What’s left of me, I’m honestly not sure. And I hate that I feel like a failure for losing my boys and my husband but I’m being honest here. It’s a failure stronger than anything I’ve ever known. I’ve been running on empty for too long to know the difference. For someone who has so much going on inside my head and heart, to feel I have nothing left to offer breaks me in a whole other way.
I’m a statistic in more ways than I care to think about because it gets me nowhere but deeper into a bottle (case) of wine and conversations with God that leave me just broken.
I know, at least I feel, like there is still so much left inside of me. The dream I had since I was a child to be a mother is still so prevalent I can’t ignore it. But the fact that I’m 36 and will be divorced from my best friend…the daddy to my boys…in the near future leaves me wondering how much of my hopes and dreams are still valid and how much life is left in them.
My mother’s intuition still tells me that this isn’t the end of my baby story but I feel she is a liar. I pray she’s not a liar.
I was at work a few months ago and I had a customer come in with his baby boy, probably 2 years old. The boy, from the moment he came thru the door, was as enamored with me as I was with him. It was kind of eery how when this baby looked at me, he saw me. Please don’t think I’m crazy, we just connected, this chubby toddler and I. Later when he came into my sales office with his daddy, he was walking and holding his dad’s hand but he kept trying to break his dad’s grasp and when he finally broke away, he toddled right over to me. I stopped what I was doing and focused on him. He walked straight up to me and he reached up his arms towards me. I knelt down and he crawled into my arms and he wrapped his chubby little arms around my neck and buried his head into my shoulder and he held me. This little guy who had my heart from the moment he walked in the door was nestled into my arms and completely in my heart and at the moment I thought my heart couldn’t handle anymore, this precious little boy patted my back. He was comforting me.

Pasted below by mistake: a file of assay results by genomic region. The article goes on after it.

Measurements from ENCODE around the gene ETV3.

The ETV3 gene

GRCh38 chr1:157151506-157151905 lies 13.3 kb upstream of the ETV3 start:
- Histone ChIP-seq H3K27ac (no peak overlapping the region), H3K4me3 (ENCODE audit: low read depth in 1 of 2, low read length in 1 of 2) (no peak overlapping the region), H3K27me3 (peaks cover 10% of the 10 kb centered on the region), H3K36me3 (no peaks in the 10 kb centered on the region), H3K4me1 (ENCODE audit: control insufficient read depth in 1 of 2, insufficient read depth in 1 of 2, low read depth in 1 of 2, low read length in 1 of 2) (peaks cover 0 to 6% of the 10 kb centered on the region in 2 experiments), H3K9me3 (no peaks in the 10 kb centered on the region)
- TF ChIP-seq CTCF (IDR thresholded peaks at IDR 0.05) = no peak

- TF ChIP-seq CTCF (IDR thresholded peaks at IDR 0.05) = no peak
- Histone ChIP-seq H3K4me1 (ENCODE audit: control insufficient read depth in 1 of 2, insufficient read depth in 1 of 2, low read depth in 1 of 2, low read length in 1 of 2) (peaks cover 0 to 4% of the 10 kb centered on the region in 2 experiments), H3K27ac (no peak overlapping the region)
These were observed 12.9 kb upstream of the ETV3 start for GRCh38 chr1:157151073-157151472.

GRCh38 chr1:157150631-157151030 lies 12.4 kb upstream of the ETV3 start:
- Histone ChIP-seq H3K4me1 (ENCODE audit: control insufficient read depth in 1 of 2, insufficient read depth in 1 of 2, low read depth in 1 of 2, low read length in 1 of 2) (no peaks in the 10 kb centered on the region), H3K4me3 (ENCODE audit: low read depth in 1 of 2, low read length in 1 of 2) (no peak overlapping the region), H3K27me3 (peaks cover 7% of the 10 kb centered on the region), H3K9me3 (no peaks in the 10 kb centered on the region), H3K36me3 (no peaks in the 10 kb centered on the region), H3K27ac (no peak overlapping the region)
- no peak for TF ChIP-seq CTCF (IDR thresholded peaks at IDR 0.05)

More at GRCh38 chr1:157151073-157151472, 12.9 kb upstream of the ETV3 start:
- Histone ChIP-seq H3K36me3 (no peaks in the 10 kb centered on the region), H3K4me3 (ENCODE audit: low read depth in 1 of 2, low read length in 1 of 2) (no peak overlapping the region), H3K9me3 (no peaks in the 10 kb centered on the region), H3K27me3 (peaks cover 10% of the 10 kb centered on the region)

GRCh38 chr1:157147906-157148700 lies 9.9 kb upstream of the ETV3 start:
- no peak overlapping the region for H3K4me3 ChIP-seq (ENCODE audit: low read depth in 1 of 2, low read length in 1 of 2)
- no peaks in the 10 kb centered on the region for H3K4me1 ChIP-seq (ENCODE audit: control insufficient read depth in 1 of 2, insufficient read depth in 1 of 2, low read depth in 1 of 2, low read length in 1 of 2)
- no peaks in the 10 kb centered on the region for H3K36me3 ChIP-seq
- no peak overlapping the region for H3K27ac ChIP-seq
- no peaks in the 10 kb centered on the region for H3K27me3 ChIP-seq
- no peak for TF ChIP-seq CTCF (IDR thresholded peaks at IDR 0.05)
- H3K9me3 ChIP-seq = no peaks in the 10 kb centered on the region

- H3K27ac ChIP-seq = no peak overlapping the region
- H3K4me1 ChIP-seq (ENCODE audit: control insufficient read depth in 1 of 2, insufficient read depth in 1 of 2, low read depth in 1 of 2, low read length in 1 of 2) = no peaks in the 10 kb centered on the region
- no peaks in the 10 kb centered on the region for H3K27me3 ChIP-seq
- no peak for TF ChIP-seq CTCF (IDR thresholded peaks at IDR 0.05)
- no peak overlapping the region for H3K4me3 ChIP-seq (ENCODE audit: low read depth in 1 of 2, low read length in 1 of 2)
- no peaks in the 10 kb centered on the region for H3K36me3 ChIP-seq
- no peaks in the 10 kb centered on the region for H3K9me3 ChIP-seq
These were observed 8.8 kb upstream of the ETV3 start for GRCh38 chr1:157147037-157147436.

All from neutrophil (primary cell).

His dad was confused, his grandmother was crying and I was completely broken and healing at the same time. That little boy gave me more than anyone has been able to give me in the 2 years since my heart was shattered.
He gave me hope. For a brief moment in time, he allowed me to know what it felt to hold a baby that was so connected to my heart in my arms that time actually stopped. I have a dream, over and over, of a baby girl with blue eyes and blond curls. I can’t help but believe that my mother’s intuition is right, it just hasn’t happened yet.
Why does grief feel so like fear? Because that is the only hope that my heart is holding onto. That at some point, life will stop sucking. Loss will be replaced with life. Instead of a heart filled with pain, hurt and regret, it will be replaced with the chubby arms of a baby that will be one who I won’t have to give back to a very weirded out stranger. The arms wrapped around my neck will be the arms of my baby. For more than a moment. I will take them home. Not in a memory box this time.
Grief feels like fear because my heart is desperate for that to be my reality and so far my reality has left a lot to be desired.
Grief feels like fear because we have been in the trenches of heartache. We have survived the loneliest of loss, often times losing more in the process than we ever imagined possible. But the balm that helped my heart that day is what I know at some point will heal it. I’ll feel the arms, of my baby, wrapped around my neck, after they come up to me, their mama, and reach for me, and I’m able to comfort them.
And I can promise, with the dream that’s been in my heart for so long, when that day happens, I’ll never, ever, not for one moment, let go….I won’t quit. My baby boys deserved so much and if all I can give them now is a mom who doesn’t quit, it’ll be something I work towards every day.
My mother’s intuition still tells me that one day I will bring home a baby that I won’t ever have to let go of. And until then, my mother’s heart will forver hold on to the babies I held for as long as I could.
Happy 2nd Birthday Tucker. Happy Birthday, my sweet Fletcher, take care of each other, your mama loves you!